Does nobody understand that longswords and katanas are two different kinds of tool?Longswords are essentially sharpened fucksticks designed to destroy the shit out of anything resembling armor that comes their way. They shatter bone, jelly flesh, and essentially fuck people up by sheer inexorable force of being a goddamn sharp steel bar.
Katanas don’t do that.They’re not meant to withstand collision with armor or a brick wall or a charging fully outfitted warhorsebecause the circumstances of its development didn’t call for that. It’s a precision instrument. It’s designed to be lightweight, outmaneuver, and find weak spots, not go barreling into people hack-n-slashing your way to victory. It’s a specialized tool.
In a sense this reflects a core difference between cultures; katanas are a shitton of work and preparation to make the execution as efficient and streamlined as possible, while longswords are more durably and simply made in response to a climate that would require a soldier to be a one-man battering ram in battle.
Tried to work on cosplay but this trouble maker got in the way.
I MADE THE MOST INHUMAN SQUEE/SNORTING SOUND AND NEARLY CHOKED WHILE DRINKING MY TEA AT THE BINKYING ONE I HOPE YOU’RE HAPPY CODY
All right, here’s my contribution to the art tutorial infographic world, part 1 of 2. I’ve noticed that even in professional illustration, so often the humans and environments and armor and whatnot is really, really great— correct anatomy, lighting, proportions, like ‘wow this is fantastic WAIT what is up with that HORSE?’
I suspect two things;
First is that I spend 15 hours a day, 365 days a year looking, touching, handling, and just generally being around horses.
Second is that most people do not.
Artists have lost touch with their connection to horses as contemporary society has lost touch with them. Generally, we don’t have that constant presence of horses in our lives that previous generations did, as horses aren’t part of the everyday landscape any more. They don’t work the fields, they don’t cart the goods, they don’t deliver the mail or transport you to the next town down the road.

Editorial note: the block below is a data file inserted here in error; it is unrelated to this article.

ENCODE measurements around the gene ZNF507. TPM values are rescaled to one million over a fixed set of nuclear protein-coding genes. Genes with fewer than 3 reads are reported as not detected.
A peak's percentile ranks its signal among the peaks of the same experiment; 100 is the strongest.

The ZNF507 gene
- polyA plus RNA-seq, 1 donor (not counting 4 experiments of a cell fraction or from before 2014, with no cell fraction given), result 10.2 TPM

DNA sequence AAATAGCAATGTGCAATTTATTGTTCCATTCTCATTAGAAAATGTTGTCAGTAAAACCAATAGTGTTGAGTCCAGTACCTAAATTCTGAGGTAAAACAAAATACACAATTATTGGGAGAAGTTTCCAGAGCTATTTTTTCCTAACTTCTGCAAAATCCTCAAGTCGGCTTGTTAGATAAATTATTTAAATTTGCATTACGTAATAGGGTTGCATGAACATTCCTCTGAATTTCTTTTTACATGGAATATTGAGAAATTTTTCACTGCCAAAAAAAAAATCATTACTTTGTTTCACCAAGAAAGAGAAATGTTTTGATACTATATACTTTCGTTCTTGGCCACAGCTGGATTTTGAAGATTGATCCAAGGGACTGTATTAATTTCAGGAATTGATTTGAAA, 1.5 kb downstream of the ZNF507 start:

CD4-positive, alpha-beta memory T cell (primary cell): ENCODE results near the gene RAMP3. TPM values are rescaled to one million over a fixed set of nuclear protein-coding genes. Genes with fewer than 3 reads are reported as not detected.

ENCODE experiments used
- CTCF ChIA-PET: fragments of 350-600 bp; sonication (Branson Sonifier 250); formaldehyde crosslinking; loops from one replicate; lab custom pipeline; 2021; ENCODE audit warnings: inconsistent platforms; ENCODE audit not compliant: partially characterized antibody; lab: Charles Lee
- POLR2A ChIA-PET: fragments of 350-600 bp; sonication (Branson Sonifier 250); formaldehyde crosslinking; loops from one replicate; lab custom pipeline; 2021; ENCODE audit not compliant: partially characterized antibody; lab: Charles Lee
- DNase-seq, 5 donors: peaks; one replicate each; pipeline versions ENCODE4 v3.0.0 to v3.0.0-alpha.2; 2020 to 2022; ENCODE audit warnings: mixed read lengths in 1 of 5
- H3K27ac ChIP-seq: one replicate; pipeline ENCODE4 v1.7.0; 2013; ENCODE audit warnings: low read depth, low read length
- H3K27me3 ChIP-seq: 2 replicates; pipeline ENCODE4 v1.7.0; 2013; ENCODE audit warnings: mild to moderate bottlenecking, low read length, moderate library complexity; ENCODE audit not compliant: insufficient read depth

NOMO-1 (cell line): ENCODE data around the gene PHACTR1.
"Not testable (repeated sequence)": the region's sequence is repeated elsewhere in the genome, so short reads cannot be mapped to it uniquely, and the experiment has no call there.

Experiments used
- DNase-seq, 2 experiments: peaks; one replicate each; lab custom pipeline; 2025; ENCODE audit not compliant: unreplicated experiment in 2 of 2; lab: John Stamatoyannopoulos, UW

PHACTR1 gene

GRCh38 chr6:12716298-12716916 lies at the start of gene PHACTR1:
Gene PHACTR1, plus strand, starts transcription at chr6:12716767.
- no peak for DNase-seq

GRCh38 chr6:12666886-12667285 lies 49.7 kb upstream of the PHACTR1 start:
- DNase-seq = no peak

However, we still see horses all the time— in movies, books, illustration, ads and logos, we are presented with the image of horses all the time. So we assume ‘yes, I have seen horses often and I know what they look like.’ Because of our exposure, we as artists don’t always feel like we need to heavily reference the animals as if we were drawing something we don’t see everyday (say, like elephants or giraffes or sea cucumbers). Our brain just kind of plugs in ‘horse shaped’ and we go with that.
And I suspect that ends up being where a lot of these common mistakes occur. Dogs are familiar, but we can easily find a dog to draw from live, to see the way the shapes of its face are put together in 3-dimensions. Cats, humans, birds… if we venture just a little ways outside our studios (or in some cases, inside), we can find live models to study easily.
You can’t really do that with horses. They’re a commodity, sequestered away behind fences on private farms and shuttered away in barns. So few people really get the chance to be up close and have that hands-on experience to really learn how a horse is put together.
So here’s some things, based on my own experience both drawing and working with horses, that might help you if you find yourself needing to draw one for yourself.
The approach I took might be more complicated than absolutely necessary, but I tried to present the subject of ‘how to draw horses’ a little differently than I’ve seen it done before. I hope someone finds it understandable, and more importantly, helpful!
If you share this, please don’t delete my commentary about it above. Thanks :3
Dem horse butts yo